STP1036

    A Study of Volatile Organic Compounds (VOCS) and Photochemically Reactive Organic Compounds (PROCS) in Relation to Household Pesticide Formulations

    Published: Jan 1989


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    Abstract

    There exists a federal mandate for the reduction of PROCs released into air as a method of reducing ozone in the lower atmosphere. Some VOCs may also be PROCs. State and local agencies responsible for carrying out the mandate have indicated their desire to ban or limit the VOC content of household products as a remedy. Household pesticides have been included as a target. The benefits of pesticide products are maximized by their proper formulation which, only where necessary, include VOCs. A requirement to decrease VOC content of household products by an arbitrary amount implies that the formulas contain unnecessary amounts of VOC to begin with. Since low volatility products are often attractive in terms of safety and raw ingredient cost, the incentives for successfully formulating them exists. The legislative efforts aimed at reducing lower atmosphere ozone by proscribing VOC content of household pesticide formulas could reduce the health and safety benefits of such products by diminishing the efficiency and shelf life of many active ingredients while insignificantly impacting ozone levels.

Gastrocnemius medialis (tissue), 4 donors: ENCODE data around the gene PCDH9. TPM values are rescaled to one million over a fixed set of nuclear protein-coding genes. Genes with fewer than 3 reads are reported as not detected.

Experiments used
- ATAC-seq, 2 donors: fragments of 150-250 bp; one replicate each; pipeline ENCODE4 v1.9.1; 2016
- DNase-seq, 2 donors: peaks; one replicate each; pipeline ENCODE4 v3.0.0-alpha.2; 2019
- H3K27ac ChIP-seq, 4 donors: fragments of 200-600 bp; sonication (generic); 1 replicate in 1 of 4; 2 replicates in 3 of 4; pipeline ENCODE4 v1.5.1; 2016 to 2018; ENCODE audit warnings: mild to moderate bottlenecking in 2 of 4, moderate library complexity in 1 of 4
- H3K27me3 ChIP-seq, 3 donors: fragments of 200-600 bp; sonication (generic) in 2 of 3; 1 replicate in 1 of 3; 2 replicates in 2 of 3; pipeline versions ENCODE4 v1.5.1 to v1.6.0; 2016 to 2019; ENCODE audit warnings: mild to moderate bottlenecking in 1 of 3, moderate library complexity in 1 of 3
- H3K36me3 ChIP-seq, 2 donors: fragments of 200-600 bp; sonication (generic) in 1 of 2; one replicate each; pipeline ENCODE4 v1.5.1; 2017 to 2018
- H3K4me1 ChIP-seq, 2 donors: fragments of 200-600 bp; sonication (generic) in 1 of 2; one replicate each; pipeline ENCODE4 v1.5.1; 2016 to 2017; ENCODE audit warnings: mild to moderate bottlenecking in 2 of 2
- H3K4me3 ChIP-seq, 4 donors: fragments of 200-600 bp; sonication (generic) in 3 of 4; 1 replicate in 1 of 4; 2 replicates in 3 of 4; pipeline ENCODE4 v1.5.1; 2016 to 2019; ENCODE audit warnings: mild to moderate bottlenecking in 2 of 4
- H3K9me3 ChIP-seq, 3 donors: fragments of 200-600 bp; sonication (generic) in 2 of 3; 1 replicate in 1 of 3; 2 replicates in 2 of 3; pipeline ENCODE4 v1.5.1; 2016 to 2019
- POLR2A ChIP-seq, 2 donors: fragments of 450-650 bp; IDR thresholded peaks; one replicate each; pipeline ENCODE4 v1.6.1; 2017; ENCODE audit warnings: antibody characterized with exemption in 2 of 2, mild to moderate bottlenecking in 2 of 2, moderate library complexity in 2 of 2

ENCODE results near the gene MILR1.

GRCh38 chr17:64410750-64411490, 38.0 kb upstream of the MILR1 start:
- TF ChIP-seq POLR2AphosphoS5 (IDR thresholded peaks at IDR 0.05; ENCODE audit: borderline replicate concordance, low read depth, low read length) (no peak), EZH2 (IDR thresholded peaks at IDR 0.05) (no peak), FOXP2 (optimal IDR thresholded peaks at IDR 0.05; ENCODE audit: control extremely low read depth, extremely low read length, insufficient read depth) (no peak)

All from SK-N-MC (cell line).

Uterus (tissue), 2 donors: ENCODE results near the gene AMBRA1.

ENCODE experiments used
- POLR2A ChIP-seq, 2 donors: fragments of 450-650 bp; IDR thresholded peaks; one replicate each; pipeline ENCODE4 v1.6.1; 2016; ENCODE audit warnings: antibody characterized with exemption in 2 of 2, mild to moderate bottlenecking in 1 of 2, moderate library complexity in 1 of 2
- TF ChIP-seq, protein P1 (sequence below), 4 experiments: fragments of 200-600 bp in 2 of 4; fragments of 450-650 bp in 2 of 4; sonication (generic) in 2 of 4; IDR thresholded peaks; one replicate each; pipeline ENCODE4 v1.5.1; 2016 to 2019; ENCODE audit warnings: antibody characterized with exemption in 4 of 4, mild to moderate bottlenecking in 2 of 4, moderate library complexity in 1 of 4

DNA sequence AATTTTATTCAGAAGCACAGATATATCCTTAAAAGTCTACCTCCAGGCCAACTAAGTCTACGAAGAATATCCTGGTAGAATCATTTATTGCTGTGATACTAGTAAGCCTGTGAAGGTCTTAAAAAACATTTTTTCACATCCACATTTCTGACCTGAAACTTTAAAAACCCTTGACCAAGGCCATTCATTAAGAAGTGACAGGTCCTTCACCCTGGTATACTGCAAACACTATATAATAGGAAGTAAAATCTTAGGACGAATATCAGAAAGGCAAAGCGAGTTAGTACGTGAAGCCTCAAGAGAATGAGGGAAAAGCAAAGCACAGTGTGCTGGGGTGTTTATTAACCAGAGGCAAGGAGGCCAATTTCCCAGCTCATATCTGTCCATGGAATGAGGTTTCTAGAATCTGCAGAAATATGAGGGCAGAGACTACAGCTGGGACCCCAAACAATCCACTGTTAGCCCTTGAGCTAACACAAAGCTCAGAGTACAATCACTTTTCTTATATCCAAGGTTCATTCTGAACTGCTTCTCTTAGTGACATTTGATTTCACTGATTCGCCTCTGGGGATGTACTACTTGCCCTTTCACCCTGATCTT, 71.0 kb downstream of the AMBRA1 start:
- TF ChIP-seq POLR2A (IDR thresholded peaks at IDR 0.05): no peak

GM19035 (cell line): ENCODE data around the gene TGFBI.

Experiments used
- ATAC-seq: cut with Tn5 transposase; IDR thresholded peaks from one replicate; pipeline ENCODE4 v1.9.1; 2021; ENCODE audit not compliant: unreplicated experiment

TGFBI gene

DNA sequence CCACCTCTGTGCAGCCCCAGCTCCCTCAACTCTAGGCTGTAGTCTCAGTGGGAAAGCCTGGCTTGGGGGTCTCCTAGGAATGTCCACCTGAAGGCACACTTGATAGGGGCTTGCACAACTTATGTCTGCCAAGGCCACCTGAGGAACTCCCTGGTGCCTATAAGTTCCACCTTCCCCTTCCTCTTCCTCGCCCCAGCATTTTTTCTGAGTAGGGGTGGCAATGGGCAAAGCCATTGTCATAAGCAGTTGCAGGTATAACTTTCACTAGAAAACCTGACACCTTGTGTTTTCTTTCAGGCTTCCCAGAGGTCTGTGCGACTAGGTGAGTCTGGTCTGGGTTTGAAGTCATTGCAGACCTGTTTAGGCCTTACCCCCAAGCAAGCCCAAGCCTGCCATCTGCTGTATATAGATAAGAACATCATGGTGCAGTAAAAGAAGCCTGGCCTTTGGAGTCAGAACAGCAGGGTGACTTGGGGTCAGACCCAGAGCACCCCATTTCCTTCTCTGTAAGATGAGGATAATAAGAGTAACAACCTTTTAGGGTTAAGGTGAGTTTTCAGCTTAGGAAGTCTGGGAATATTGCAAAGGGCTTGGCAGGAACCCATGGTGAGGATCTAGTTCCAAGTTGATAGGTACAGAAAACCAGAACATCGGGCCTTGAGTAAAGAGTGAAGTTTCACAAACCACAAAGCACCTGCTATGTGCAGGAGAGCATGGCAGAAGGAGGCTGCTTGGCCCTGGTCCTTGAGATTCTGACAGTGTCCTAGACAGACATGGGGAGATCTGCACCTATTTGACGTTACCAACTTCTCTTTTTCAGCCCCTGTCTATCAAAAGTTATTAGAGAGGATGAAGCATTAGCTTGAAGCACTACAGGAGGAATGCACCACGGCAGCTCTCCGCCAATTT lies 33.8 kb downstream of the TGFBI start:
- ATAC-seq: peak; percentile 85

Keywords:

    pesticides, formulations, air pollution, volatile organic compounds, ozone, consumer products


    Author Information:

    Namnath, JS
    Supervisor of Formulation and Analytical ChemistryAerosol TechnologistRegulatory Affairs Specialist, Chevron Chemical Company, Richmond, CA

    Stripling, EL
    Supervisor of Formulation and Analytical ChemistryAerosol TechnologistRegulatory Affairs Specialist, Chevron Chemical Company, Richmond, CA

    O'Hair, DR
    Supervisor of Formulation and Analytical ChemistryAerosol TechnologistRegulatory Affairs Specialist, Chevron Chemical Company, Richmond, CA


    Paper ID: STP22904S

    Committee/Subcommittee: E35.22

    DOI: 10.1520/STP22904S


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